Several people have asked me if you can get Vietnam era compiled service records. The answer is no unless you are the veteran. If the veteran is deceased then the surviving spouse or child can get the records. When my dad died in 2004 I was able to get his entire military service record. The Air Force also sent all of my dad’s medals and ribbons which was a nice surprise and very much appreciated. I got a real kick out of reading my dad’s yearly evaluations. He had a bit of an attitude. If you knew my dad you wouldn’t be a bit surprised that his commanding officers mentioned it a time or two. He had a hot temper and liked to get into fights. He also didn’t like people telling him what to do. Even so, he was good at his job and made it to the rank of Senior Master Sergeant by the time he retired. Not bad considering he got busted a couple of times.
The National Archives at St. Louis has all the information you need to request "non-archival" records. The records are archived when it has been 62 years since the person's discharge date. At that time they become public record.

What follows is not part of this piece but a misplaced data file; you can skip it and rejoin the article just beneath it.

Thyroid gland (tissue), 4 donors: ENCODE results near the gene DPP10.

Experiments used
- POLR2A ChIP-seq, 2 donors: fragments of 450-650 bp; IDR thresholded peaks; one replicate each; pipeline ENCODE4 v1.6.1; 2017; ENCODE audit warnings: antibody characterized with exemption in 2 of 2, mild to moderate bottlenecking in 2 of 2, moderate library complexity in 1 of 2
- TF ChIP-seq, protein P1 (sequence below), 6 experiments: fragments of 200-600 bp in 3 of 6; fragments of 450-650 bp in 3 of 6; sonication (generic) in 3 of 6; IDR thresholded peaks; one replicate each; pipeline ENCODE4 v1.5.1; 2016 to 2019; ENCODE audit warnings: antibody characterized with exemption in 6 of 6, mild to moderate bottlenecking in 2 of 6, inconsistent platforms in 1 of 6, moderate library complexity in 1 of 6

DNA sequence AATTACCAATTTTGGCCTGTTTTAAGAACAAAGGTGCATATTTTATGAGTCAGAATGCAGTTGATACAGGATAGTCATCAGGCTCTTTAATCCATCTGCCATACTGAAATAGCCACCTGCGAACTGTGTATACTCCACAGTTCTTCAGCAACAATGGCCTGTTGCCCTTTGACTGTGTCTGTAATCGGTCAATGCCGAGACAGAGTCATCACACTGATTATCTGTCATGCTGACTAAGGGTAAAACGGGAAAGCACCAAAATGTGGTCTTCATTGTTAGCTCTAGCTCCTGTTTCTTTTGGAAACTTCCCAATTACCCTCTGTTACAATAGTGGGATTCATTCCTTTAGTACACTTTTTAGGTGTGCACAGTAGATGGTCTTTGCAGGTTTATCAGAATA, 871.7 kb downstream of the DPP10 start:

There is some Vietnam era (and later) information that has been publicly released such as causality lists, POW/MIA lists, and lists of people who received military awards and honors.
There is one other thing you need to be aware of. On 12 July 1973 there was a fire at the National Personnel Records Center which destroyed millions of military personnel files. Read more information about that disastrous event. Luckily, my dad's file was still intact.
Michele Simmons Lewis, CG® is part of the Legacy Family Tree team at MyHeritage. She handles the enhancement suggestions that come in from our users as well as writing for Legacy News. You can usually find her hanging out on the Legacy User Group Facebook page answering questions and posting tips.